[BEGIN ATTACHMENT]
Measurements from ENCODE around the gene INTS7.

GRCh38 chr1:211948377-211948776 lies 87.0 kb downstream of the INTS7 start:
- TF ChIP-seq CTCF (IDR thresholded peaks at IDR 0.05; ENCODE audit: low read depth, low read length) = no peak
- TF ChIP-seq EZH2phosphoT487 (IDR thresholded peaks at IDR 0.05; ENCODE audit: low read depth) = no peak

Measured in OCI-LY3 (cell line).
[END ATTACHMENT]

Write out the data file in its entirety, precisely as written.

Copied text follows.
Measurements from ENCODE around the gene INTS7.

GRCh38 chr1:211948377-211948776 lies 87.0 kb downstream of the INTS7 start:
- TF ChIP-seq CTCF (IDR thresholded peaks at IDR 0.05; ENCODE audit: low read depth, low read length) = no peak
- TF ChIP-seq EZH2phosphoT487 (IDR thresholded peaks at IDR 0.05; ENCODE audit: low read depth) = no peak

Measured in OCI-LY3 (cell line).